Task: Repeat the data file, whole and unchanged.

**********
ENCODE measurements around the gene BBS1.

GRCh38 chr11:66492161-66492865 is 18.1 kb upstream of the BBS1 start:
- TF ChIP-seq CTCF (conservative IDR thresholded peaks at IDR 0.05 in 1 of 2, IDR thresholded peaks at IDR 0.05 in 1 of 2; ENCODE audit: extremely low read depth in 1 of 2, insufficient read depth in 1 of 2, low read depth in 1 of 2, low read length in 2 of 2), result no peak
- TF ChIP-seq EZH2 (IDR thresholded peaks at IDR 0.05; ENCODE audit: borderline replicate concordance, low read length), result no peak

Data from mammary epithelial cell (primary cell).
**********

ENCODE measurements around the gene BBS1.

GRCh38 chr11:66492161-66492865 is 18.1 kb upstream of the BBS1 start:
- TF ChIP-seq CTCF (conservative IDR thresholded peaks at IDR 0.05 in 1 of 2, IDR thresholded peaks at IDR 0.05 in 1 of 2; ENCODE audit: extremely low read depth in 1 of 2, insufficient read depth in 1 of 2, low read depth in 1 of 2, low read length in 2 of 2), result no peak
- TF ChIP-seq EZH2 (IDR thresholded peaks at IDR 0.05; ENCODE audit: borderline replicate concordance, low read length), result no peak

Data from mammary epithelial cell (primary cell).